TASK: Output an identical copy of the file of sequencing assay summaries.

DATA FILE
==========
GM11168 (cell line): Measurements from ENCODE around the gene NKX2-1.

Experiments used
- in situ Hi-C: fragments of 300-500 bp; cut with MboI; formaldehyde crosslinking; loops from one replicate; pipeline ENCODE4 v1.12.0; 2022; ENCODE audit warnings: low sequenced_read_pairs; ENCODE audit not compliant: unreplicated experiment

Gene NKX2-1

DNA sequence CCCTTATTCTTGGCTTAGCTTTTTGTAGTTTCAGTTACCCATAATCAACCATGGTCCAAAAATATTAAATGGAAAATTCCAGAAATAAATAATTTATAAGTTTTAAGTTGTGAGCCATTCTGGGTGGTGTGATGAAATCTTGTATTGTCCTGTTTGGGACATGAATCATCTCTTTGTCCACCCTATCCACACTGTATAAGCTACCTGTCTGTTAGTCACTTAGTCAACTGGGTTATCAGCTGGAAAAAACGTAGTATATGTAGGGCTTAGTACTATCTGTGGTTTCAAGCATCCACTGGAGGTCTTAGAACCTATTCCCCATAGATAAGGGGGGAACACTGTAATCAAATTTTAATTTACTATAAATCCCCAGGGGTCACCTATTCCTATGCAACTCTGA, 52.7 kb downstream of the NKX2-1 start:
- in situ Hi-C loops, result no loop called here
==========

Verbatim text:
GM11168 (cell line): Measurements from ENCODE around the gene NKX2-1.

Experiments used
- in situ Hi-C: fragments of 300-500 bp; cut with MboI; formaldehyde crosslinking; loops from one replicate; pipeline ENCODE4 v1.12.0; 2022; ENCODE audit warnings: low sequenced_read_pairs; ENCODE audit not compliant: unreplicated experiment

Gene NKX2-1

DNA sequence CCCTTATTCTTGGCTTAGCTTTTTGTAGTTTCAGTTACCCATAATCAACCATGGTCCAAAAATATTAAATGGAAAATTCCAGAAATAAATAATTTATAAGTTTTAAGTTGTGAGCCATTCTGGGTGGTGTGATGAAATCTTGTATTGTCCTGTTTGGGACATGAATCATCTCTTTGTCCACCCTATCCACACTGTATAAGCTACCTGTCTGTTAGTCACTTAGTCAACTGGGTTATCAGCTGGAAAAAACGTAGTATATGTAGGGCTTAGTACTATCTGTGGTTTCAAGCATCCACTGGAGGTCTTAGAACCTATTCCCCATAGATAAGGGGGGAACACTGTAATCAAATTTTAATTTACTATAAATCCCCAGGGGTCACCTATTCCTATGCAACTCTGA, 52.7 kb downstream of the NKX2-1 start:
- in situ Hi-C loops, result no loop called here